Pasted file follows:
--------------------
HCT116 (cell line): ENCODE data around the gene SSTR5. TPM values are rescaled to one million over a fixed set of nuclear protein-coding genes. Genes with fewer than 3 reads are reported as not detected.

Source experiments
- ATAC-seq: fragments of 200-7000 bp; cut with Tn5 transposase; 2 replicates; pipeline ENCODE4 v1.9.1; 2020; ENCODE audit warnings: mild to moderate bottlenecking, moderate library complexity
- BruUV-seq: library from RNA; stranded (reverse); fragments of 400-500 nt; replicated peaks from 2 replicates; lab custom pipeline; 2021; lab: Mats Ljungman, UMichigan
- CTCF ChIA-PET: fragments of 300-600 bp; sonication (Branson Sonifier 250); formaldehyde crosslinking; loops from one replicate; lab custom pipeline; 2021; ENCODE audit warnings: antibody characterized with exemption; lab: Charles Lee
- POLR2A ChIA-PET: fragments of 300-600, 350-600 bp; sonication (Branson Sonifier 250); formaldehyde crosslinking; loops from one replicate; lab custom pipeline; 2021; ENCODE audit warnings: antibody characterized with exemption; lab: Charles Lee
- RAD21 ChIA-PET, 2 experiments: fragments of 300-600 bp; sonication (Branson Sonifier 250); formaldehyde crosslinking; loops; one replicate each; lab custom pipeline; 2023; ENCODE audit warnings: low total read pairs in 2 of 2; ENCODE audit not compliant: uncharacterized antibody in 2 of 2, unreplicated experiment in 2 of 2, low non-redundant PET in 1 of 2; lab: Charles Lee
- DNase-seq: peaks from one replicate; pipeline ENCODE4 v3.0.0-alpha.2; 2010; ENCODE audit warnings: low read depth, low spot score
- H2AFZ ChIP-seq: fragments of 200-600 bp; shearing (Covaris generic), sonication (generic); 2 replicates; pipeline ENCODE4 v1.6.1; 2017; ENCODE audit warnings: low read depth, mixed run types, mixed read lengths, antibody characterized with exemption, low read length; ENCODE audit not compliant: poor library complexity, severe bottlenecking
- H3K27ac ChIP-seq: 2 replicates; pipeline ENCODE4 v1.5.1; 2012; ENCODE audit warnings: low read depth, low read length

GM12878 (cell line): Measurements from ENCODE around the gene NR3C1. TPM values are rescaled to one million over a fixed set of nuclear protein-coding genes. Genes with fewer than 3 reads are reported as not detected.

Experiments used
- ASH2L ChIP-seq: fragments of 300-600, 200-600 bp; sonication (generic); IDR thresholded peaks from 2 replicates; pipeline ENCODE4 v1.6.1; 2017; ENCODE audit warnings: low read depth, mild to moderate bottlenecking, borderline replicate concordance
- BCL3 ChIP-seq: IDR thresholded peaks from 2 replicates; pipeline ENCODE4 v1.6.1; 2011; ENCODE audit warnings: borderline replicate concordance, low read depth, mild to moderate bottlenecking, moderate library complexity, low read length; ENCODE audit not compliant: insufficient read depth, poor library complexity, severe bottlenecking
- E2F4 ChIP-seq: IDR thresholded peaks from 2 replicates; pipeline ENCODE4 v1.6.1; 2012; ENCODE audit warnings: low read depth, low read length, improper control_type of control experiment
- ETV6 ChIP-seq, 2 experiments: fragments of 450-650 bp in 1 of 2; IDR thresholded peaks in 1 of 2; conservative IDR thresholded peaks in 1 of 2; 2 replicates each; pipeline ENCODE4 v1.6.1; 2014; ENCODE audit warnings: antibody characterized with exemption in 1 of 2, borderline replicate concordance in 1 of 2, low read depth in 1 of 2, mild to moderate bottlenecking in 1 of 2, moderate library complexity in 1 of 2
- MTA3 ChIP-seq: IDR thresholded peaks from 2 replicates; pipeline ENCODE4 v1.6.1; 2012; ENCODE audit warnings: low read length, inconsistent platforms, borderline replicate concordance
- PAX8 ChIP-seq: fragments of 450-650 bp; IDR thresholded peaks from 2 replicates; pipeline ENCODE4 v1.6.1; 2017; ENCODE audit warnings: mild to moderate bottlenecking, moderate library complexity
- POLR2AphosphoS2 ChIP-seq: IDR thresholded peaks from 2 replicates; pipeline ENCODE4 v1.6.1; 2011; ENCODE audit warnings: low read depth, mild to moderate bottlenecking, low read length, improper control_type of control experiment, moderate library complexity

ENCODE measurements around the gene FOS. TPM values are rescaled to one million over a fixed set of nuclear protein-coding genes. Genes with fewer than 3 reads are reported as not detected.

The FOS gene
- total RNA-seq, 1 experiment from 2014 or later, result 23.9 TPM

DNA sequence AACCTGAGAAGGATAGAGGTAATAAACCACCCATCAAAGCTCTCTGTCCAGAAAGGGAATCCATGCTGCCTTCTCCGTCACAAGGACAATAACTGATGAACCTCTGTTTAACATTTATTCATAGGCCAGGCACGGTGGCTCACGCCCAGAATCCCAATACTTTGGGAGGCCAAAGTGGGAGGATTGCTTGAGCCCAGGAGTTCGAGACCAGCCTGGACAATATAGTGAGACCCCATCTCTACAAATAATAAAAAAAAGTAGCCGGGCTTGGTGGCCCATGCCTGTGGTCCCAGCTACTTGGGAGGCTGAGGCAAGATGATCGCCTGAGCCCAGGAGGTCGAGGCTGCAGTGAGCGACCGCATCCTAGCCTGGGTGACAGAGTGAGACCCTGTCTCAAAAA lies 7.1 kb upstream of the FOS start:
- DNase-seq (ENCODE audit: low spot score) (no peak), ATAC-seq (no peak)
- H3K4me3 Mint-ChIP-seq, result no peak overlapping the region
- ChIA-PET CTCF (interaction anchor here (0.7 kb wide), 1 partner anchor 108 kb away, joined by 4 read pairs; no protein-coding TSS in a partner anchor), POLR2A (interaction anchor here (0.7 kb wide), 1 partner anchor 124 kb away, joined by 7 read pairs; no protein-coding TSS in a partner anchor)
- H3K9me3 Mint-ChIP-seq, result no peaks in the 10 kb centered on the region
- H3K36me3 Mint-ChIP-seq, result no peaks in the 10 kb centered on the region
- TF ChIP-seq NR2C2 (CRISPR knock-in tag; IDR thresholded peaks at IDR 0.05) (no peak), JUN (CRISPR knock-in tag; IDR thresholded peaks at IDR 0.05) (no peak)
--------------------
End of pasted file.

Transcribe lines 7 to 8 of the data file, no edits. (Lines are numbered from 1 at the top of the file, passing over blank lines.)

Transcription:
- RAD21 ChIA-PET, 2 experiments: fragments of 300-600 bp; sonication (Branson Sonifier 250); formaldehyde crosslinking; loops; one replicate each; lab custom pipeline; 2023; ENCODE audit warnings: low total read pairs in 2 of 2; ENCODE audit not compliant: uncharacterized antibody in 2 of 2, unreplicated experiment in 2 of 2, low non-redundant PET in 1 of 2; lab: Charles Lee
- DNase-seq: peaks from one replicate; pipeline ENCODE4 v3.0.0-alpha.2; 2010; ENCODE audit warnings: low read depth, low spot score